The National Health Service (NHS) in England is set to trial a scheme of personal maternity budgets. Expectant mothers will be able to choose from accredited providers in order to build a tailored care plan, which could include a home birth, a water birth or even hypnotherapy.
The budgets are one of the recommendations of the National Maternity Review, which was set up to investigate standards of care following a series of tragedies at a hospital in Cumbria. The report (pdf) identifies two particular concerns common among mothers – lack of choice and lack of continuity.
But given the diagnosis, are personal budgets the correct prescription?
Midwife Sue Austin wrote in 2012 about the introduction of multiple providers to NHS maternity services. Even then, she could see that in a climate of limited funding, the apparent choice given by a diverse range of companies and organisations might rapidly be rationalised into very little real choice at all. After all, market forces have tended to give us more generic supermarkets than specialist local stores. She also suggests that a fractured marketplace will lead to less integration between different branches of the profession, as providers have a vested interest in non-cooperation. So, less choice and less continuity.
The personal budget introduces the need to consider cost as a factor in deciding what care to choose. Although it’s not the mother’s own money, she still has to make sure the funds stretch to cover everything required. The traditional NHS model very deliberately removes this pressure from the patient. It puts the responsibility onto the trained medical professional to base decisions on obtaining the best medical outcome. Of course it would be naïve to think that doctors, especially at more senior levels, aren’t aware of financial constraints, but they still have to be able to justify their choices medically. It is very welcome that mothers are being put at the heart of the decision-making process, rather than being dictated to. But less welcome that the process will now be influenced by a patient’s ability to set budgets.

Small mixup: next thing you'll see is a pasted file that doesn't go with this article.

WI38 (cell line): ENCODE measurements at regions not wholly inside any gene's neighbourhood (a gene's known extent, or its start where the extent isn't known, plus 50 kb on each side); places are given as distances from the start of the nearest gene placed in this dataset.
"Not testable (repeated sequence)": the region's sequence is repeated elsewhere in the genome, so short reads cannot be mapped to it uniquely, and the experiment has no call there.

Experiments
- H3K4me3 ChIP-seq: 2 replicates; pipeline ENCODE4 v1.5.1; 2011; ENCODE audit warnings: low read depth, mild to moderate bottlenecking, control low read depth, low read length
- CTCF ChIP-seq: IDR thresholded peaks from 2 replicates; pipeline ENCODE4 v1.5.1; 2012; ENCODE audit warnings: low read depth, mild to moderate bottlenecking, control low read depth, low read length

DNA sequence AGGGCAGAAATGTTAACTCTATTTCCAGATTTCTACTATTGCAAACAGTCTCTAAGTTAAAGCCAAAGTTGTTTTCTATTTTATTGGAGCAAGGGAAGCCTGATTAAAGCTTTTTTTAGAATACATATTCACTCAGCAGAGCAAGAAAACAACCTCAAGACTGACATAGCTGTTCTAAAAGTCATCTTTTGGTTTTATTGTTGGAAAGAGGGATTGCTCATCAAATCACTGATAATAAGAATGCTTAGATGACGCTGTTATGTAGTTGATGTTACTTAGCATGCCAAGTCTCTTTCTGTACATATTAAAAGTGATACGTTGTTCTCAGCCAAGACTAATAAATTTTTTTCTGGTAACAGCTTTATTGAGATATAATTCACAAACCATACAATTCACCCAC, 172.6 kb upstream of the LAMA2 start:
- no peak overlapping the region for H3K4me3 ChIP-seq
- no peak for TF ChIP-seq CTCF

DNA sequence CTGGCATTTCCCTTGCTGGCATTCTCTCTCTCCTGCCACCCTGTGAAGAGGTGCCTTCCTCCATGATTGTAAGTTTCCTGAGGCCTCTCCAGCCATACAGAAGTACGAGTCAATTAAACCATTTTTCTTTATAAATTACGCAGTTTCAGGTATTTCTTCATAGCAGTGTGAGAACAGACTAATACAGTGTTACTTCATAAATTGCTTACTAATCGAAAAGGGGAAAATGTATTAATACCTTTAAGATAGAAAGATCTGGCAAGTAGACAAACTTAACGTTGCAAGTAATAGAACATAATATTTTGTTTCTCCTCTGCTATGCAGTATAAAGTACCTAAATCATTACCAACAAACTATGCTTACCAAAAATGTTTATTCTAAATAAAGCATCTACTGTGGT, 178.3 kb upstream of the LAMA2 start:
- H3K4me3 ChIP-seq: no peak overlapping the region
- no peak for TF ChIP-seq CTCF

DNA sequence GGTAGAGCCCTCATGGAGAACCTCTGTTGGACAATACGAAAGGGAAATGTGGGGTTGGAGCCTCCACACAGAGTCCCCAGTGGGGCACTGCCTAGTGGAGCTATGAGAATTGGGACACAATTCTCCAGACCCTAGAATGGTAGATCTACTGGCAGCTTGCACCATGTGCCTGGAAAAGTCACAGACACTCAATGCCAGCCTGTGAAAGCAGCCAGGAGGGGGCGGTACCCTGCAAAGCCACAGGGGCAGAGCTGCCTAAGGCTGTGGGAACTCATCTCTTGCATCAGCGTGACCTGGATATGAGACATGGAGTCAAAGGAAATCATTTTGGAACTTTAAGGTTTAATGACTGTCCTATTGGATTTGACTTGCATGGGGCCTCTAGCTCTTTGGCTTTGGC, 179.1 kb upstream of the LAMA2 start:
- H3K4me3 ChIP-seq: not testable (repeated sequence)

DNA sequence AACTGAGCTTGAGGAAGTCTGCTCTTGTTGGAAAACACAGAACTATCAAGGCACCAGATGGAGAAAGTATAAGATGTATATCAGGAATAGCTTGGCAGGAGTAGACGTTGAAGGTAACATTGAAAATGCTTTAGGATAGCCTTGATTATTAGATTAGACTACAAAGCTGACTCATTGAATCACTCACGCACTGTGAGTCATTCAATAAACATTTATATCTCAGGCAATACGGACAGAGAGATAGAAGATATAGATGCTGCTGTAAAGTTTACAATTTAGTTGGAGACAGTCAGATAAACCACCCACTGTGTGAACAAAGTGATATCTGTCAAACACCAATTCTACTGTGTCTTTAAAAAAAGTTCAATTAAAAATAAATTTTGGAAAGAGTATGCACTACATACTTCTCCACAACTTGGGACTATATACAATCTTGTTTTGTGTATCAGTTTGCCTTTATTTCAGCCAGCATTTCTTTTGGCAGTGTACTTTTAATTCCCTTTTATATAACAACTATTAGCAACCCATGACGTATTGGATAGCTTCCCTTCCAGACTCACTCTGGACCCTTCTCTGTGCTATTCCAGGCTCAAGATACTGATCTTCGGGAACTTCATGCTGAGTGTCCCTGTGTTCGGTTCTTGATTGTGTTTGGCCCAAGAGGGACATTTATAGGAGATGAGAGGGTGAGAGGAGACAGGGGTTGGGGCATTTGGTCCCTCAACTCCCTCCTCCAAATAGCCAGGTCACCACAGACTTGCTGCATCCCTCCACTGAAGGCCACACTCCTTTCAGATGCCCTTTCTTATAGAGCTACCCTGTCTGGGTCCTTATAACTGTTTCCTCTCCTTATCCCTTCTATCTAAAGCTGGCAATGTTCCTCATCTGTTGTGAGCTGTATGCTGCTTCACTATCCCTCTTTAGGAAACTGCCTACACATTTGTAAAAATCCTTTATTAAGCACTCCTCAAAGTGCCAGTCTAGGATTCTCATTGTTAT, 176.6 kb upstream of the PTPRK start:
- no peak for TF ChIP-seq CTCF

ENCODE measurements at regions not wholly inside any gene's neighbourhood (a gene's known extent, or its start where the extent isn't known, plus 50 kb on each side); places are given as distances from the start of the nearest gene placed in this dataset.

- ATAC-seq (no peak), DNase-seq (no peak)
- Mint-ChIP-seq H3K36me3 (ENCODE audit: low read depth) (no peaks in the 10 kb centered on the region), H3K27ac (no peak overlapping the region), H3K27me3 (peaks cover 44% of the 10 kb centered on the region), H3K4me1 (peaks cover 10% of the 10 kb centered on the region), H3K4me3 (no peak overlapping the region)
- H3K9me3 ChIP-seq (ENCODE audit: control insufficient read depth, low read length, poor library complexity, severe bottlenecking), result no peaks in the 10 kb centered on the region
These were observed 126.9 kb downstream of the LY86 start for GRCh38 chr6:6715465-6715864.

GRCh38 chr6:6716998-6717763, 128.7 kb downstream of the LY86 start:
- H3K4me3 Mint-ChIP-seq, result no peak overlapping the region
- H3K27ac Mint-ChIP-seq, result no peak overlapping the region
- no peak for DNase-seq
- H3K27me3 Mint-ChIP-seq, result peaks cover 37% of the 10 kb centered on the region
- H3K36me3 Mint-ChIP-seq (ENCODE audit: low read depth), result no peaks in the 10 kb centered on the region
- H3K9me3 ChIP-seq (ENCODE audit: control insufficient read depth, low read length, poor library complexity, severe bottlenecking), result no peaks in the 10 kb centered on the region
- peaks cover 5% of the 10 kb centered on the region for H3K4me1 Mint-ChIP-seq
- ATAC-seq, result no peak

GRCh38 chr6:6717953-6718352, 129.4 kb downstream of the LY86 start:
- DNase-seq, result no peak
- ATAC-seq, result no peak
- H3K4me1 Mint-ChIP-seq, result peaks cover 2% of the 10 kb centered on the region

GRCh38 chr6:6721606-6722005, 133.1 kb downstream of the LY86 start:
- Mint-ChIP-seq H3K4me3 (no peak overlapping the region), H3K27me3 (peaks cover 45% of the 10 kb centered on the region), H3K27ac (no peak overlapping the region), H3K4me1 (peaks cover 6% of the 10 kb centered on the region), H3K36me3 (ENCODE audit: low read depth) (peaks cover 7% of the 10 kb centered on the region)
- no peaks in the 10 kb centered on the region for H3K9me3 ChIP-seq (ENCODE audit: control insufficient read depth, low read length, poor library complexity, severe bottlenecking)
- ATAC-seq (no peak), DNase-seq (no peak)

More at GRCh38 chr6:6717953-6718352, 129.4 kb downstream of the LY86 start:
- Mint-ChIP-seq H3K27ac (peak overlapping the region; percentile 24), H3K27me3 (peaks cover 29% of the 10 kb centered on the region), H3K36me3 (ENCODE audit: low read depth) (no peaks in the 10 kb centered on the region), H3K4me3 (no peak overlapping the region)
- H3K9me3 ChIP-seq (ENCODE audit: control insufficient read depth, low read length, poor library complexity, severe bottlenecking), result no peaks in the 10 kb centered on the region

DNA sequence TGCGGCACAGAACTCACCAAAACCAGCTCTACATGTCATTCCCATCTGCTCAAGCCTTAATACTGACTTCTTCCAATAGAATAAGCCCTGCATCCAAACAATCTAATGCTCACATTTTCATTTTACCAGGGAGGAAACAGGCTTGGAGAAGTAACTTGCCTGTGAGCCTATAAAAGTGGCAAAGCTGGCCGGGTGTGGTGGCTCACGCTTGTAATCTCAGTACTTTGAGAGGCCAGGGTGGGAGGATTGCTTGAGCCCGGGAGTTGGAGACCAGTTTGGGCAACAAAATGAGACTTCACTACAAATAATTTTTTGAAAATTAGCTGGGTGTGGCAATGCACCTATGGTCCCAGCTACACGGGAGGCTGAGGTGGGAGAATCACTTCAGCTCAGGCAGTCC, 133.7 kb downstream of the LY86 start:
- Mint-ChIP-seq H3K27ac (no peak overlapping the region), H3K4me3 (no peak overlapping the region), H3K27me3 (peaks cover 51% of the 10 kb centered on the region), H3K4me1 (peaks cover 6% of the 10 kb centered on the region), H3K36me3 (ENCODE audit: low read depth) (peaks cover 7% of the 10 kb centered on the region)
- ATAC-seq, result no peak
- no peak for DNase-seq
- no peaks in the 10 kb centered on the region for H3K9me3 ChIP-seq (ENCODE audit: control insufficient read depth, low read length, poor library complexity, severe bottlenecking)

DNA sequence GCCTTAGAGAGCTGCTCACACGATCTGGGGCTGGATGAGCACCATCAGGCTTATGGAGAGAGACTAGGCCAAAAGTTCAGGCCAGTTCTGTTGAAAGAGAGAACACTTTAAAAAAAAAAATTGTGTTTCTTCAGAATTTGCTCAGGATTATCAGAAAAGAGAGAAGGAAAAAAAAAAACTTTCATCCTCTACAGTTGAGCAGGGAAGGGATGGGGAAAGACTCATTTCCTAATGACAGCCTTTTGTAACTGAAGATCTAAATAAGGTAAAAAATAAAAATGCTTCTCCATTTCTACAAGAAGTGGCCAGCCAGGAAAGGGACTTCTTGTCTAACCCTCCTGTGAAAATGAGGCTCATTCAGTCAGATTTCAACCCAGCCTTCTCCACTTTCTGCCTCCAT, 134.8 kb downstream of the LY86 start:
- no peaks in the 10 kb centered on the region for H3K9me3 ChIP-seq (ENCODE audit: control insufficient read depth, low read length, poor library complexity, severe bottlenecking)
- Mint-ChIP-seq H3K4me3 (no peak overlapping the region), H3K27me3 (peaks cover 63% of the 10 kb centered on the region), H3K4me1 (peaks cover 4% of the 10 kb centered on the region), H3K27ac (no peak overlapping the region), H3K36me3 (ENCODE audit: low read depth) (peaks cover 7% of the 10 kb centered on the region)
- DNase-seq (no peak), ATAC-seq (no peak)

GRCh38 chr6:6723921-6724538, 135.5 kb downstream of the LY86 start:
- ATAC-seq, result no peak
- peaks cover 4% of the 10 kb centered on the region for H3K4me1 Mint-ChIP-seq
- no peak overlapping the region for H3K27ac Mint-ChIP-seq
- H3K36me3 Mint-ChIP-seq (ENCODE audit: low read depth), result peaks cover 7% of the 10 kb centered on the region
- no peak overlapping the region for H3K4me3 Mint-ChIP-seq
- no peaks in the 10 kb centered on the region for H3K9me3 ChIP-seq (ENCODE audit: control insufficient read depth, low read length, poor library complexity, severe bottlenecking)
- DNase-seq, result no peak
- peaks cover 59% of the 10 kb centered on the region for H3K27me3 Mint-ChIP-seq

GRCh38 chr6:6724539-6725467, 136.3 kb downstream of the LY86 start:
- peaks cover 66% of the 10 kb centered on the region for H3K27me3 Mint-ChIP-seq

The personal budget is expected to be around £3,000, roughly the cost to the NHS of a routine birth. Extra costs due to complications would be covered by the NHS, as they are now. The details of how the budgets might work (on page 117-121 of the report) are still quite vague. They offer only optimistic platitudes as to how the system will serve less capable and less proactive patients. The report says nothing about accidental overspends. Will there, for example, be an option to combine care received under the personal budget with care obtained privately?
In the United States, where healthcare has been financialised to the extreme, the cost of a standard birth is upwards of $9,000 (nearly £7,000), excluding antenatal and postnatal care. Caesarean section deliveries push the cost past $14,000 (around £10,000) and in some cases can be significantly more expensive (see this bill for $42,347.36). It’s precisely the fear of being landed with £30,000 bills such as that which makes most UK citizens heartily grateful for the NHS, and keen to see it protected in its established form. The spiralling costs in the US are said by some to be the consequence of a profit-driven urge to use increasingly high-tech procedures, regardless of clinical need.
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Our NHS is the best healthcare system in the world (see the table in this article) because, until relatively recently, the forces of commerce and profit have been largely excluded in favour of a simple focus on meeting medical needs. This focus has been maintained by keeping all talk of money firmly in the back office. With personal budgets, the NHS is in danger of getting its priorities upside down. Yes, mothers should have greater choice in the care they receive, but forcing them to become healthcare administrators is not the answer.
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